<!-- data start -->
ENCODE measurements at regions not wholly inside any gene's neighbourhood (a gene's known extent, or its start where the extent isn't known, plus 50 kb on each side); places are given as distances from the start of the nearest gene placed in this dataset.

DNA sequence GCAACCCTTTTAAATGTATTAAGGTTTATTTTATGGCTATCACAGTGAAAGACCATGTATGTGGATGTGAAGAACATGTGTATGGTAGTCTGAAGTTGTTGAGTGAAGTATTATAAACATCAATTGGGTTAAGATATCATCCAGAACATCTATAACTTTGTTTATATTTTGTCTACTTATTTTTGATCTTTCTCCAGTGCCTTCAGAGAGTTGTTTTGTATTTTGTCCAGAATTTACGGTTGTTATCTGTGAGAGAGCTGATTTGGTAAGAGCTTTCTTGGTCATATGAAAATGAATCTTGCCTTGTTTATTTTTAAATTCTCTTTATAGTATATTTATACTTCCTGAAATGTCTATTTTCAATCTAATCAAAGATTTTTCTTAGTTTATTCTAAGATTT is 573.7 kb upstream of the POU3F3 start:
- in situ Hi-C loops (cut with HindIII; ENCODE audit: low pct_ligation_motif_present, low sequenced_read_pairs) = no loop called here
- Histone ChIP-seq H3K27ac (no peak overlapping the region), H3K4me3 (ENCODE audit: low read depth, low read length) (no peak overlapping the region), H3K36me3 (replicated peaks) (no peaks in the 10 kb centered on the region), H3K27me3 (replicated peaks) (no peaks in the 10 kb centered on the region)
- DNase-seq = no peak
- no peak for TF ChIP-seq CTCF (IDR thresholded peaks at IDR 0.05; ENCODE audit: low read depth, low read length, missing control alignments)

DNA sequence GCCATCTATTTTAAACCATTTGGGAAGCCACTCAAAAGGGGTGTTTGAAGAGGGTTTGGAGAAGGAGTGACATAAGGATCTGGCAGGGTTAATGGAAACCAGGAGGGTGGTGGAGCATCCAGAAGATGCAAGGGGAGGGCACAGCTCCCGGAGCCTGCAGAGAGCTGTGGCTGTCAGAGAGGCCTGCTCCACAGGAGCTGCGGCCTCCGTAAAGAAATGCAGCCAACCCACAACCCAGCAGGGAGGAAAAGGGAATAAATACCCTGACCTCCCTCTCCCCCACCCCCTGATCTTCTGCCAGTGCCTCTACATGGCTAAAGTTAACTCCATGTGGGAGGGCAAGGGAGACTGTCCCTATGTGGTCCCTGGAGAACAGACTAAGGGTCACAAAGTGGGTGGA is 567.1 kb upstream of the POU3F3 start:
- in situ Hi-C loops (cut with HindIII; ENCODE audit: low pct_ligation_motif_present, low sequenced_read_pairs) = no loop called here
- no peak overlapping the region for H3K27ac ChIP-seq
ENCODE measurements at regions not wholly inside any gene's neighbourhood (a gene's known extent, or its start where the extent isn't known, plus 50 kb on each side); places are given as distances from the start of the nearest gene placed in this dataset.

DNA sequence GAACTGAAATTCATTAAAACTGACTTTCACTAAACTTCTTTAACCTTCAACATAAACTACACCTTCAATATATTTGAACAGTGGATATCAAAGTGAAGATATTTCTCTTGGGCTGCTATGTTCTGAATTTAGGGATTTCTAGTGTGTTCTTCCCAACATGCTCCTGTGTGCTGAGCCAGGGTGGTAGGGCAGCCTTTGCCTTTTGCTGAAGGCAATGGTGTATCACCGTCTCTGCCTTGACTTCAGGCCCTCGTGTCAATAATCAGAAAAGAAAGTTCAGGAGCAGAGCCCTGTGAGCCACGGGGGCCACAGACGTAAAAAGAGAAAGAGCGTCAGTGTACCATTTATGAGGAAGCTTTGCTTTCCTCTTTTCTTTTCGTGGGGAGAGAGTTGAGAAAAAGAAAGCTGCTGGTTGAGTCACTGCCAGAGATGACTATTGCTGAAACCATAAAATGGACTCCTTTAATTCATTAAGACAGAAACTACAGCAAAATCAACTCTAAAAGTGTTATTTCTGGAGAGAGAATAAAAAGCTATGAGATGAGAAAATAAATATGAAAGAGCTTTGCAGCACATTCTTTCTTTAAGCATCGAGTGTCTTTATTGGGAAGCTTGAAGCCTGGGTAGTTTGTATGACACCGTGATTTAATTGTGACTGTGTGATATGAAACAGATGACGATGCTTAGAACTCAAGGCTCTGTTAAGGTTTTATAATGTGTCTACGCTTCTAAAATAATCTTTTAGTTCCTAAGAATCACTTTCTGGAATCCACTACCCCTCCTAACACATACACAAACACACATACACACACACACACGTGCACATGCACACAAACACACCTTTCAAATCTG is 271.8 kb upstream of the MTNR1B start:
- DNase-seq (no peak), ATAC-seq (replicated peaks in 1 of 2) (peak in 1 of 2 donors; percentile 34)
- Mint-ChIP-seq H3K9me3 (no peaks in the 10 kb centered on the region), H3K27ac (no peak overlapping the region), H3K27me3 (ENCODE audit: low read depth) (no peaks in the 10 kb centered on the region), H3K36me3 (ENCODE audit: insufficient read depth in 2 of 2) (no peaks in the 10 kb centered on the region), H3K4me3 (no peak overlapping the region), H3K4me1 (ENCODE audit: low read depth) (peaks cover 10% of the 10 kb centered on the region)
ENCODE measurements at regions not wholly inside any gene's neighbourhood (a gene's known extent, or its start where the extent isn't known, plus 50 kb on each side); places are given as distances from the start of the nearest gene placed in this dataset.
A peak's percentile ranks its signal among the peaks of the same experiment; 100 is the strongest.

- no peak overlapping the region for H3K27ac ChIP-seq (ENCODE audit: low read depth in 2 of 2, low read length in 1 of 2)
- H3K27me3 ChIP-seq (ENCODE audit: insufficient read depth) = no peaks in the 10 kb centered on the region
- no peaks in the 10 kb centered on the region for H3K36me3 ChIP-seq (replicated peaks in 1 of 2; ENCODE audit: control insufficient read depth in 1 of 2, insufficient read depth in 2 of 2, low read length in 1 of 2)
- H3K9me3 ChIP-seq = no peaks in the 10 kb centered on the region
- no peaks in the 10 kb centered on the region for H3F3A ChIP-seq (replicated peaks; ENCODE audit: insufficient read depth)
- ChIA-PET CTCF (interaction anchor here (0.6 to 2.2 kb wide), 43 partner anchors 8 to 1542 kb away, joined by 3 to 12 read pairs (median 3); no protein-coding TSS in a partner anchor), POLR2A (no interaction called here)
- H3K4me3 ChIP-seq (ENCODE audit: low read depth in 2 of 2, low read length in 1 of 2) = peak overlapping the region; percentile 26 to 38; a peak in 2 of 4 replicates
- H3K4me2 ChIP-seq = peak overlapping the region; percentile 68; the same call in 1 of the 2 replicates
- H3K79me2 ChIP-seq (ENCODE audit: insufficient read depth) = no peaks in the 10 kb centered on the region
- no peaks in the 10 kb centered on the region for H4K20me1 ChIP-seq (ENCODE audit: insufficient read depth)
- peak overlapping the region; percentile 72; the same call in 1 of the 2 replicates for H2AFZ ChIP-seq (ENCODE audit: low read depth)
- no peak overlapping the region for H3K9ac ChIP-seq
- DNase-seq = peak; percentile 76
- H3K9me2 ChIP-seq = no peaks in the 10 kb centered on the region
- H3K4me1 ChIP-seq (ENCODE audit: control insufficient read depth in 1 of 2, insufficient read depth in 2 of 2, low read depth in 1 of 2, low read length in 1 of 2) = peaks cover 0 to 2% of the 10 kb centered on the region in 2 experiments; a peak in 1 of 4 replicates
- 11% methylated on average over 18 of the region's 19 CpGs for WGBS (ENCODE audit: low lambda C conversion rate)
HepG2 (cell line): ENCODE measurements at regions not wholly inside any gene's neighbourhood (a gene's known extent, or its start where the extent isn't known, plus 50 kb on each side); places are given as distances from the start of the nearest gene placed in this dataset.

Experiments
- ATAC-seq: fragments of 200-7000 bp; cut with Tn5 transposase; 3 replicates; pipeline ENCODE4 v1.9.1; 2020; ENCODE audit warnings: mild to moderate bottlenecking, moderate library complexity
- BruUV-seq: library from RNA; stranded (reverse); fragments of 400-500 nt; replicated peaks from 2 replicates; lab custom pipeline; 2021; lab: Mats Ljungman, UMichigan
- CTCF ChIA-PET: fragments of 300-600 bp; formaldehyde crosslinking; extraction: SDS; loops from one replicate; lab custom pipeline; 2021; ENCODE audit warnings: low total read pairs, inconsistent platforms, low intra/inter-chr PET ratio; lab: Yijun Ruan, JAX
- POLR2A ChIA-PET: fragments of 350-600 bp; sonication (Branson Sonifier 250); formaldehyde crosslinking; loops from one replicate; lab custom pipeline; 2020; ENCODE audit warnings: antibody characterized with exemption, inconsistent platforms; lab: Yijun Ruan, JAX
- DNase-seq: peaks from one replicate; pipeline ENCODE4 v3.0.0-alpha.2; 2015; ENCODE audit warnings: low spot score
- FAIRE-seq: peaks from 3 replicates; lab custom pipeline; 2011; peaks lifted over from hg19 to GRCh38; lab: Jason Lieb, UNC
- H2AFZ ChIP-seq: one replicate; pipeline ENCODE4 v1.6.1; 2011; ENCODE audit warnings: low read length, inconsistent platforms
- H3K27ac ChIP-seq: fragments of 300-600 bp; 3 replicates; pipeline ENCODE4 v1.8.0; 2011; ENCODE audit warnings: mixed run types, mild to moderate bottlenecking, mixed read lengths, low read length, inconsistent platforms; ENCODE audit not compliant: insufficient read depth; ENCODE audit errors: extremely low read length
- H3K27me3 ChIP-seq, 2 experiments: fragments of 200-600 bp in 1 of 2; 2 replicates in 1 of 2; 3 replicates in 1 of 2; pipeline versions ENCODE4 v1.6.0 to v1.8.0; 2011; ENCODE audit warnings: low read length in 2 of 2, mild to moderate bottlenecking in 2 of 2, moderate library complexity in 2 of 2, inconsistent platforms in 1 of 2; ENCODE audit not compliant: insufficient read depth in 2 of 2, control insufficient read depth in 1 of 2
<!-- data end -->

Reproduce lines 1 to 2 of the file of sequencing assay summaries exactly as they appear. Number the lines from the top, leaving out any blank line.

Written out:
ENCODE measurements at regions not wholly inside any gene's neighbourhood (a gene's known extent, or its start where the extent isn't known, plus 50 kb on each side); places are given as distances from the start of the nearest gene placed in this dataset.

DNA sequence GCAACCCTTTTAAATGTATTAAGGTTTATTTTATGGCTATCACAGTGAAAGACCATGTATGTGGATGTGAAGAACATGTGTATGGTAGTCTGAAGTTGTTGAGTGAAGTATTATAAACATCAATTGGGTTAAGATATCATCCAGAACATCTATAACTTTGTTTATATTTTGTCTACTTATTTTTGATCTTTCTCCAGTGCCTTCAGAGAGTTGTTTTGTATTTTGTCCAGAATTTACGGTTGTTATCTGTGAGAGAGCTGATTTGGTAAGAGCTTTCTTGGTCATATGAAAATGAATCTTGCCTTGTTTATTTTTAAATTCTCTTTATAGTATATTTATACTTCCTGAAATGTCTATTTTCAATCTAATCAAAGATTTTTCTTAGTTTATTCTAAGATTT is 573.7 kb upstream of the POU3F3 start: